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Black Lives Matter co-founder Patrisse Cullors said the organization is awash with “White guilt money.”
Cullors made the comment in an MSNBC podcast posted Monday afternoon in response to a question from host Trymaine Lee, who had asked if the organization’s “tsunami of flooding” was shocking and if they had guardrails in place to ensure its cash was “being directed in the proper ways.”
“Yes, it was a major shock,” Cullors said on the “Into America” podcast. “It was also a lot of like, ‘Oh, wait, I did not see that coming.’ You know, contrary to what, you know, has been reported, much of the funding that came in was from individual donors.”
“That was a lot of White guilt money,” Cullors continued. “There’s a lot of White folks being like, ‘We just got to put the money.”‘
The Black Lives Matter Global Network Foundation, its primary nonprofit, collected $90 million throughout 2020, a financial snapshot released by the group in early 2021 showed.
Cullors stepped away from the BLM Global Network Foundation in May 2021 amid scrutiny over her $3.2 million real-estate buying binge, which included the BLM leader scooping up four homes. Cullors also allegedly eyed property in the Bahamas at a posh resort where Justin Timberlake and Tiger Woods own homes.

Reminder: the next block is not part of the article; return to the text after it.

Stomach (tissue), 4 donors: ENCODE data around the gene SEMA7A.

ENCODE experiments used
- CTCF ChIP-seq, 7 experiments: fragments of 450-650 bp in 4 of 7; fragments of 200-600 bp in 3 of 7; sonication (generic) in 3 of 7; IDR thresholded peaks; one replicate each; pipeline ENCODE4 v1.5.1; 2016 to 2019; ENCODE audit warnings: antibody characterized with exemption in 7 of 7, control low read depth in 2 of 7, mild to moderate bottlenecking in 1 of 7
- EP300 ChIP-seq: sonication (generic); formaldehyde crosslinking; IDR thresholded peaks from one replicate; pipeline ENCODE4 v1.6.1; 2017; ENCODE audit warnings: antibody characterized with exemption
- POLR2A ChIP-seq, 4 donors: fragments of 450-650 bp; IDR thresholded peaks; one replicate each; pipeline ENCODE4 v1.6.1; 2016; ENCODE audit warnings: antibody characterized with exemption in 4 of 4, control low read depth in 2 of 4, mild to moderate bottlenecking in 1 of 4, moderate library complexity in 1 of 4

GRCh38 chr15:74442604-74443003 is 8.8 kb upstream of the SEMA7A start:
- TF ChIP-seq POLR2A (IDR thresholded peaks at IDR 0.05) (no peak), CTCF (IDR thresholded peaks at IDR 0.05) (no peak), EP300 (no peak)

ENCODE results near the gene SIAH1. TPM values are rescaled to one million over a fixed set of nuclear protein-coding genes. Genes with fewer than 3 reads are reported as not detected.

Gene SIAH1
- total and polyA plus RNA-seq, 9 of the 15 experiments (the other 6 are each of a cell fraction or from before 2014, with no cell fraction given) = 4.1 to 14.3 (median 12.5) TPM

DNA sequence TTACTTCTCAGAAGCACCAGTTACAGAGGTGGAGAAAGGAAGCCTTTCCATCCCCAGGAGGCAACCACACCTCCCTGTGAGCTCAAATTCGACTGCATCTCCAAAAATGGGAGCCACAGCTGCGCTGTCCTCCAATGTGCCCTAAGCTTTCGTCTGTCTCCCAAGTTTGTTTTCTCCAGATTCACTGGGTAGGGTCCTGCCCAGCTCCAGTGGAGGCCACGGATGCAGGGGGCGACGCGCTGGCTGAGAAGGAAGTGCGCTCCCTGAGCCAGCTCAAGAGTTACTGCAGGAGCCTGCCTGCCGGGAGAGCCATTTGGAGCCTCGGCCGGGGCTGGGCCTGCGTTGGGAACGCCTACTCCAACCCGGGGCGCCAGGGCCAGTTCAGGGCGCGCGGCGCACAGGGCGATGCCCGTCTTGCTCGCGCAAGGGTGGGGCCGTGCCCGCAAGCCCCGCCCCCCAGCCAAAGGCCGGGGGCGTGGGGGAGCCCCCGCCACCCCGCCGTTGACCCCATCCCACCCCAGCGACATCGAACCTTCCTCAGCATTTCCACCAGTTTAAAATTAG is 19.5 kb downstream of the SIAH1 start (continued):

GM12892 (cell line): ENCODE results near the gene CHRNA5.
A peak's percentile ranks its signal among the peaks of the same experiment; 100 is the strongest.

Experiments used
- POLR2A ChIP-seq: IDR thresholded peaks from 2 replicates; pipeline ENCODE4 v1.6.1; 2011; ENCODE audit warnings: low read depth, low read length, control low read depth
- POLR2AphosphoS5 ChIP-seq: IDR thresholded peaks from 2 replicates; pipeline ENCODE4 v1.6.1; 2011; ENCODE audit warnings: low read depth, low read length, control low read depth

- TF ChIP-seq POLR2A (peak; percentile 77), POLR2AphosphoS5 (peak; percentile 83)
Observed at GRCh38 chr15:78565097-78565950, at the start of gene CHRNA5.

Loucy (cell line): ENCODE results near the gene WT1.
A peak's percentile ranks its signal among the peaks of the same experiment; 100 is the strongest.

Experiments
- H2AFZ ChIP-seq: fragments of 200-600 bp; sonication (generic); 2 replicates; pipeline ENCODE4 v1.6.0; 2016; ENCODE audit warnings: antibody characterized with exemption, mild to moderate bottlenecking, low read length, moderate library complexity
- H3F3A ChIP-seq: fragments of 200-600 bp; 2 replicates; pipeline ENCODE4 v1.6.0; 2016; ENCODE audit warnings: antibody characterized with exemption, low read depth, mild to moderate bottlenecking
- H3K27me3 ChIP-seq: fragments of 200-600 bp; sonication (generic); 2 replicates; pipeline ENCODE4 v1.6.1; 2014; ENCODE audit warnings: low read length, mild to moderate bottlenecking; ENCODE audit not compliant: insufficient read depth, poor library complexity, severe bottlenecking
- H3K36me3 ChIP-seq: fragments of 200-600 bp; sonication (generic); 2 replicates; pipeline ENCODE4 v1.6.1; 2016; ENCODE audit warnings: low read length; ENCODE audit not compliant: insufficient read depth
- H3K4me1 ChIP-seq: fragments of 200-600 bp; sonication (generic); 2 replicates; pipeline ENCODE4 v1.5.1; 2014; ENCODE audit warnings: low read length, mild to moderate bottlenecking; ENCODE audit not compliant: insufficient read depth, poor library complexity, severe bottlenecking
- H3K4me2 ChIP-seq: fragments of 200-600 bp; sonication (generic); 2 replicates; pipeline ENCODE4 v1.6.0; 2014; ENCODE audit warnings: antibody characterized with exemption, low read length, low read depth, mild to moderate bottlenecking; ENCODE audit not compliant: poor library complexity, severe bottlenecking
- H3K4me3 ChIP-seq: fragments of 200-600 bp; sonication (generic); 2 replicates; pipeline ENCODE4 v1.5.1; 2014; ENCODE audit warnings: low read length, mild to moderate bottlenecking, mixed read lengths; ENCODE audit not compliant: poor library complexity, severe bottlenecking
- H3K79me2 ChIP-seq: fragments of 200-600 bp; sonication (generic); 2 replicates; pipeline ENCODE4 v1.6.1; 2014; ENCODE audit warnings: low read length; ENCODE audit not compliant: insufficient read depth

Cullors, however, did not directly answer if guardrails were in place for its spending, but said they were building its infrastructure on the fly. She has maintained they did not misuse its funds.
“So I was really called back in to help do that work,” Cullors said. “And I did a lot of that labor, I did a lot of that framework. And I’ve left BLM, but a lot of that infrastructure was being built to figure out where do we go with this.”
“And folks who are listening should know this,” Cullors continued. “There are groups that build infrastructure for three to five years before they become public. And they raise money, and they take their time. We didn’t have that luxury. We were building the plane as we fly it.”
“And frankly, in the position I’m in now, what I will be teaching, you know, the next generation of young Black leaders is don’t build the plane and fly it,” Cullors said. “It’s not worth it. Because the standards in which we are criticized and scrutinized is very different than White nonprofits. We undergo a different set of standards. I did realize that. I knew that theoretically, I didn’t realize that.”
Cullors recently made headlines after a New York Magazine report exposed a $6 million Los Angeles mansion purchased by the BLM Global Network Foundation.
The event led to the BLM activist calling charity transparency laws “triggering,” particularly the requirement that groups file Form 990s, or tax forms, to the IRS.
“It is such a trip now to hear the term ‘990,’” Cullors said in April. “I’m, like, ugh. It’s, like, triggering.”
Cullors said she “actually did not know what 990s were” before the report was released.
It’s unclear why Cullors pinned the blame for the exposé on Form 990s, as the BLM Global Network Foundation has yet to release a tax form that shows its financial transactions.
The Washington Examiner reported that the group had used an “accounting gimmick” to delay the release of its 2021 tax forms by switching from a “calendar” to a “fiscal” year.